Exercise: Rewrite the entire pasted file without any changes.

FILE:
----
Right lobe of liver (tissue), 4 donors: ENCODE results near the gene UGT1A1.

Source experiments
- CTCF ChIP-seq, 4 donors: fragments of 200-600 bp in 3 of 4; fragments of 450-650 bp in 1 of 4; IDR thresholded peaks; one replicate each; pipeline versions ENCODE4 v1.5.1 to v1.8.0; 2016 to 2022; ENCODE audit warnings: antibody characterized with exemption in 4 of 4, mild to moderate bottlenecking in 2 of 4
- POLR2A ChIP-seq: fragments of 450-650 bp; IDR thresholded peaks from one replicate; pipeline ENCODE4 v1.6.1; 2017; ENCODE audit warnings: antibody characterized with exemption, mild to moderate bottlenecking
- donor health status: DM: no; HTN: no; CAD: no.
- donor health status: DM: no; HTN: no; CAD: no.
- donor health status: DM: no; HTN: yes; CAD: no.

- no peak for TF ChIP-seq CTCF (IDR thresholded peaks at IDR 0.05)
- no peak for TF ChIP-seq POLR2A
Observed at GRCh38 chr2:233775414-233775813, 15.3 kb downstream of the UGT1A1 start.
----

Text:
Right lobe of liver (tissue), 4 donors: ENCODE results near the gene UGT1A1.

Source experiments
- CTCF ChIP-seq, 4 donors: fragments of 200-600 bp in 3 of 4; fragments of 450-650 bp in 1 of 4; IDR thresholded peaks; one replicate each; pipeline versions ENCODE4 v1.5.1 to v1.8.0; 2016 to 2022; ENCODE audit warnings: antibody characterized with exemption in 4 of 4, mild to moderate bottlenecking in 2 of 4
- POLR2A ChIP-seq: fragments of 450-650 bp; IDR thresholded peaks from one replicate; pipeline ENCODE4 v1.6.1; 2017; ENCODE audit warnings: antibody characterized with exemption, mild to moderate bottlenecking
- donor health status: DM: no; HTN: no; CAD: no.
- donor health status: DM: no; HTN: no; CAD: no.
- donor health status: DM: no; HTN: yes; CAD: no.

- no peak for TF ChIP-seq CTCF (IDR thresholded peaks at IDR 0.05)
- no peak for TF ChIP-seq POLR2A
Observed at GRCh38 chr2:233775414-233775813, 15.3 kb downstream of the UGT1A1 start.